Abstractions as reality


A mostly useless tangent about an idea that was, for some reason I don’t yet understand, very surprising to me.

We are taught to believe that the material universe is the most true one. Atoms, planets, galaxies - those are the real version of the world, and our evolved brains are to best thrive within that environment. Within this frame, our five senses are our key channels for understanding that world, and we can supplement them with tools that expand that scope. Infrared cameras, telescopes, microscopes, and dozens of experiments that we can design to understand ‘reality.’

In high school, I took a class called TOK (theory of knowledge) which is part of the IB system. The point of the class, I believe, was to teach me that a minority of things are objective, that even my senses are flawed, and that beyond the physical world of matter, everything is subjective and not to be fully trusted.

On the flip side, our minds are the product of an evolutionary process (part natural selection, but most definitely also part sexual selection) that has given us a fluke phenomenon - self-awareness. This is especially reinforced by our current analogy of analyzing ourselves with the most advanced technology of our day: the computer. Our minds are thus mechanisms to process information, and our subjective thoughts or irrational ideas are imperfections in that process.

The truth, though, and a thought that I believe I can trace back to the controversial Jordan Peterson*, is that our minds and the abstractions we create are just as much a part of reality as the atoms and planets we study. But it’s not the romanticized or philosophical argument I expected at first glance. Here is a quote from his paper, a shorter version of ‘Maps of Meaning.’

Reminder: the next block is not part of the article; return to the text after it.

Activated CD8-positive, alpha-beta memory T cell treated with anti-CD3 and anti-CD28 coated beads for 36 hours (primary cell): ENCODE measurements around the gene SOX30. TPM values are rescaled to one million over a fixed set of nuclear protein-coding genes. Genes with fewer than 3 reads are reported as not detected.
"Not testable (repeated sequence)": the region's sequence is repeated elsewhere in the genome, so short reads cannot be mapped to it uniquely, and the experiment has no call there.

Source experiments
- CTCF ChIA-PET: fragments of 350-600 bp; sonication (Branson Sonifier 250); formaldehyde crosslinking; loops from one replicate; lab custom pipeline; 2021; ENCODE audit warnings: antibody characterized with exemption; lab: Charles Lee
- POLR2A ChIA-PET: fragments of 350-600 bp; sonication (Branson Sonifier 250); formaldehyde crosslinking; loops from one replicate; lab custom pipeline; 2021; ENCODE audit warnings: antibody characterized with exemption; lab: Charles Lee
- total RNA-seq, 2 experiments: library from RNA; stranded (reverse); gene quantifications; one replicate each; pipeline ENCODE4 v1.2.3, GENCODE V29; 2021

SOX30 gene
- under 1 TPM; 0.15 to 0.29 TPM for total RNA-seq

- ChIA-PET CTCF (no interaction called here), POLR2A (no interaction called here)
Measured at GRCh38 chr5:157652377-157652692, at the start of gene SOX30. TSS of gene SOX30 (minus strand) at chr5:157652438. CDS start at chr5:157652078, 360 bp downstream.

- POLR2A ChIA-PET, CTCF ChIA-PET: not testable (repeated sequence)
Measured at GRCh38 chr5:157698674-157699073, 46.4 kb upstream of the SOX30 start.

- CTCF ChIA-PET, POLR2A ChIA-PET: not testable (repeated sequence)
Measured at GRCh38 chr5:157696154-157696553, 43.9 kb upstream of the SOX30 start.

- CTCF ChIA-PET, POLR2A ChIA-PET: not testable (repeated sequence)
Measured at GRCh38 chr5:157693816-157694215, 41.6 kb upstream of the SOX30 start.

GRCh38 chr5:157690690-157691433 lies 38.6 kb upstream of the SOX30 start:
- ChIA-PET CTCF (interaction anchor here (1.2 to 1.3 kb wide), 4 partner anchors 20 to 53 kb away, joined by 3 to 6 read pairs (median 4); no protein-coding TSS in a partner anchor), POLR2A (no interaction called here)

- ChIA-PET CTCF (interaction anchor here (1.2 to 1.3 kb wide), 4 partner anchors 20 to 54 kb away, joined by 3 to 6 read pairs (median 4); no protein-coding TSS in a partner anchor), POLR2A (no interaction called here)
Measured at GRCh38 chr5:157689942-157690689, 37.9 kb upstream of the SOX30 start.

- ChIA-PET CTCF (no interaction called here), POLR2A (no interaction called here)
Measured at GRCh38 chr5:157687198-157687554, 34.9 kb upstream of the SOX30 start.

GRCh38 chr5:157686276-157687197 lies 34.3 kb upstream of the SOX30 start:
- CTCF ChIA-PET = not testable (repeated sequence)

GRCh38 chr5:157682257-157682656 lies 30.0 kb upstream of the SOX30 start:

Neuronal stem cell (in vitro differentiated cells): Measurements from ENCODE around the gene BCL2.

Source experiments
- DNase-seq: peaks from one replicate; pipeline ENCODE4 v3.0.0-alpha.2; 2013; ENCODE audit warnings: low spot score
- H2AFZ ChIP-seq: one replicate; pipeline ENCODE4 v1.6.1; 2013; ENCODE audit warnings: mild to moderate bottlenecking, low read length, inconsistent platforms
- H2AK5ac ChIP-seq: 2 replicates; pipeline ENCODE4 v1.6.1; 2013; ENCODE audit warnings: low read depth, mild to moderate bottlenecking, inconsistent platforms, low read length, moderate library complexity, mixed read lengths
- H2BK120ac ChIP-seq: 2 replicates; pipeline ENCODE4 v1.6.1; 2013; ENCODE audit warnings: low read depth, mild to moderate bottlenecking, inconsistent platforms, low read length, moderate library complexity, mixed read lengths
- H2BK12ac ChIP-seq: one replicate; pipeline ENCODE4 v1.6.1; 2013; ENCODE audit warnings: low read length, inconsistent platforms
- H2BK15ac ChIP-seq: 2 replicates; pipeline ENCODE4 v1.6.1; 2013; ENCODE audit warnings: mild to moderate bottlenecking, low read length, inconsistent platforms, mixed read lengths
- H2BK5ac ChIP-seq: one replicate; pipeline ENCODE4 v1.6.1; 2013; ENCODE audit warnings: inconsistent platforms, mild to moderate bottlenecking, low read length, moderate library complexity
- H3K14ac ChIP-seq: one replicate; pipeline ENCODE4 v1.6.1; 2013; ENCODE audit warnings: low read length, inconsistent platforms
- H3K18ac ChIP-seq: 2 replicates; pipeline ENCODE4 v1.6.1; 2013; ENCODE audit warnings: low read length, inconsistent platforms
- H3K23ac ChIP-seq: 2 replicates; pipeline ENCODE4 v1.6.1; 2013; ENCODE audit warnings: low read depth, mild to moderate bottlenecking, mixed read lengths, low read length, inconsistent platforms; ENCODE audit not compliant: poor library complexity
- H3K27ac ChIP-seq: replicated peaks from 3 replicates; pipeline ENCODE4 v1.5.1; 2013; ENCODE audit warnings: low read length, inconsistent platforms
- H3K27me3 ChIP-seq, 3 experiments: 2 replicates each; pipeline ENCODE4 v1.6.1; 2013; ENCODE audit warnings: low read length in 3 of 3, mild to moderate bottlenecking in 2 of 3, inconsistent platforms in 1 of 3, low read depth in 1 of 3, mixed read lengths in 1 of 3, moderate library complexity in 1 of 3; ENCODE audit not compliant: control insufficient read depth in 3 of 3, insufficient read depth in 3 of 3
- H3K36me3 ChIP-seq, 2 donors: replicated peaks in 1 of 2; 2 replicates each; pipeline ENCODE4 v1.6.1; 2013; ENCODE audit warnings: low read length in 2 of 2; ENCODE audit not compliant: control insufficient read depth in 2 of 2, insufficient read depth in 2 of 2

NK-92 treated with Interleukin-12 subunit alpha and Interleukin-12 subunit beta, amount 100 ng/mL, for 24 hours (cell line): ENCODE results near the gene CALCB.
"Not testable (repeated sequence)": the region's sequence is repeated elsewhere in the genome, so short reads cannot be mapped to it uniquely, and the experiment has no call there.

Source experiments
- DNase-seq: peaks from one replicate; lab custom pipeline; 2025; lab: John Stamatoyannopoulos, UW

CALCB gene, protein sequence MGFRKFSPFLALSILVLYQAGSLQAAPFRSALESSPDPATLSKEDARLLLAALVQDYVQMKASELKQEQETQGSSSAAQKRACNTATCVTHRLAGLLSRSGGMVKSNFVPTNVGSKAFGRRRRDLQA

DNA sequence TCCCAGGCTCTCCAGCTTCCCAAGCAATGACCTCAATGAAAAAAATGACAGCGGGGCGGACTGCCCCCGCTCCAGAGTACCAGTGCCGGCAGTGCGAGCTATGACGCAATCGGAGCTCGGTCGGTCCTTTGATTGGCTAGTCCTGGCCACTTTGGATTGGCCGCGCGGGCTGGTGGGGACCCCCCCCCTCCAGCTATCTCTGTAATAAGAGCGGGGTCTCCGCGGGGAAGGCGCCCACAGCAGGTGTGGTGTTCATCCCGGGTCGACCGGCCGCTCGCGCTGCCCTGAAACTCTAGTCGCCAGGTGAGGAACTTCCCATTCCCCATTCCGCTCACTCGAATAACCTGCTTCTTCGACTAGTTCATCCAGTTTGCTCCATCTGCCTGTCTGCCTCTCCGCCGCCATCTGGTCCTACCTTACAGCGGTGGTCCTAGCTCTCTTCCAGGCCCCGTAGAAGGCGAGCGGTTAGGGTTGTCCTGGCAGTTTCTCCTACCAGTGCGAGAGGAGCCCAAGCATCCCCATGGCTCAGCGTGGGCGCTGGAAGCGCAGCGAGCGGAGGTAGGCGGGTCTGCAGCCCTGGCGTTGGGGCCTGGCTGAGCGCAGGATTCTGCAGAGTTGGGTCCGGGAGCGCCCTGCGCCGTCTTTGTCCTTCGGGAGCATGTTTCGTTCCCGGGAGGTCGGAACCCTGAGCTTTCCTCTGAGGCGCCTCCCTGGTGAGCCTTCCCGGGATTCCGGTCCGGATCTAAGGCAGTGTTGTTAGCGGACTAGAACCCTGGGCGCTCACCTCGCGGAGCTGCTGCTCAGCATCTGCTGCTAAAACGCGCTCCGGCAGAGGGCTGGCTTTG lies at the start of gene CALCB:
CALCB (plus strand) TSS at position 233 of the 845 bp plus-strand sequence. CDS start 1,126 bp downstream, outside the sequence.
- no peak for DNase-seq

“Maybe we can perceive with our imagination levels of reality that are hidden, not so much from our senses, as by our senses.”

My senses allow me to see the world as it is, but within massive constraints. Of course, I can’t see infrared light, nor hear the explosions of dying stars. But, more importantly, the greatest constraint is one of time. My senses along cannot see a world that does not yet exist, nor see beyond the snapshot that is now.

But my mind can.

And the firing of my neurons can not only imagine things that don’t exist - they can also direct my physical body to try and make those ideas a reality. My mind is thus an incredibly concrete tool in what is ‘reality’ because it has a clear causal relationship upstream from things that we consider ‘real.’

So, maybe my five senses tell me about the physical reality that I live in. But only my mind can tell me about the myriad of potential realities that could become my physical realities. If every action truly opens a new parallel universe (longer conversation, maybe some other time), then my mind is the only sense I have that allows me to ‘see’ that.

The abstractions of my mind are then just as real as the physical space that I occupy.

Our minds are much more than just information processing. There is a part of us that is massively bigger than what we dream of with ‘artificial intelligence.’ Our consciousness is the driving force behind a part of reality that is the Earth and the impact we’ve had in our physical world. Because we can dream of abstractions that are real and true, in their own way, and just as real as the world we are trying so hard to understand.

*A side note on Jordan Peterson -

Peterson has become quite a controversial figure in the last few years. As with many such authors, I am trying to go back to the source and read some of his actual writing before passing any judgement of my own. As far as I can tell so far, though, his main argument is analogous to Chesterton’s fence, but regarding spirituality and many of the older systems we have in place. It seems like it could be a necessary check for the otherwise lightning-fast revolutions that sometimes sweep through institutions or populations. For those unfamiliar with the wonderful tale that is Chesterton’s fence, I have copied it below:

There exists in such a case a certain institution or law; let us say, for the sake of simplicity, a fence or gate erected across a road. The more modern type of reformer goes gaily up to it and says, “I don’t see the use of this; let us clear it away.” To which the more intelligent type of reformer will do well to answer: “If you don’t see the use of it, I certainly won’t let you clear it away. Go away and think. Then, when you can come back and tell me that you do see the use of it, I may allow you to destroy it.”